Dartoids World

Column #230 David DePriest

March 7, 2006
Column 230
David DePriest

If I win the million dollars I’ll pay a bunch of taxes and cry! Honestly, if I win the money it really won’t change my life. I’ll probably buy a new car and stick the rest in trust for my children’s education.

— David DePriest
Nickname: I don’t have a nickname (although my wife does call me #$%#@ a lot!).
Date of Birth: September 29, 1973 (I’ve been 29 for a few years now.)
Place of Birth: Honolulu, Hawaii
Hometown: Grand Rapids, Michigan
Hobbies: I just like to spend a lot of time with my boys.
Movie: Goodfellas and the Color of Money
Television Show: Seinfeld and the Sopranos
Book: They still make books?
Favorite Night on the Town: I’m pitiful – I’d rather spend a nice relaxing evening at home.
Meal: I like a good steak, and I love a great steak. Pepsi.
Sports Team: Detroit Pistons
Music: Eagles
Pet Peeve: Nothing specifically. Basically everything annoys me.
Worst Habit: Smoking has to be number one (although I have many other faults that are all tied for a close second).
What Most People Don’t Know About Me: If I tell you everyone will know!
Weapon of Choice: 23-gram Barry Twomlow Goldens

Why do I throw darts rather than participate in some other sport? That’s easy – because fat old white guys that can’t jump just don’t have a chance in the NBA.

Seriously, I started playing at the ripe old age of nine. I was a late bloomer! My mother got me started – there was always a dartboard in the house. We traveled and played a lot of tournaments. It was a great family activity.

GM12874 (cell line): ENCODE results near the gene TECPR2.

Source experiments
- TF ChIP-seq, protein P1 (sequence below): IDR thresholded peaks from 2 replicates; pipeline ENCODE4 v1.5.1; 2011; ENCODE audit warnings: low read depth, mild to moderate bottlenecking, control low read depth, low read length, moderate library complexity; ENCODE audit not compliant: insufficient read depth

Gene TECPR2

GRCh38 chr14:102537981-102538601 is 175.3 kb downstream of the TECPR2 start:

I went to college on the five-year plan. I once worked cleaning bathrooms at a movie theater. Now I work for myself doing marketing – primarily website and video work. I hate my boss because he is constantly making me do all of his work. But it’s better than cleaning bathrooms.

I have the most wonderful wife in the world, Jamie. We have been together almost eleven years now and have two boys, ages nine and five. Alexander is the eldest and he has just started playing darts in youth league. Greyson is the youngest and he enjoys being a kid and bothering his older brother. Greyson actually started playing darts when he was three – his first dart ever thrown was a center bull! We have a cat named Alley who does not play darts.

I’ve never really had any career ambitions in darts. The World Series of Darts (WSOD) has kind of changed that and inspired me to pick ‘em up and practice. It’s really created a lot of excitement around the sport. If financially I saw it was possible to support my family playing darts I’d consider giving it a shot (pun intended).

I’m interested to see how this WSOD production is edited for television. I think darts needs to shown for exactly what it is, an accuracy game. Physically just about anyone can throw a dart. But the level of accuracy can be astonishing. Ultimately though, the American public is going to tune in for the personalities. So I’d encourage everyone to put it out there for the world to see. No one likes boring…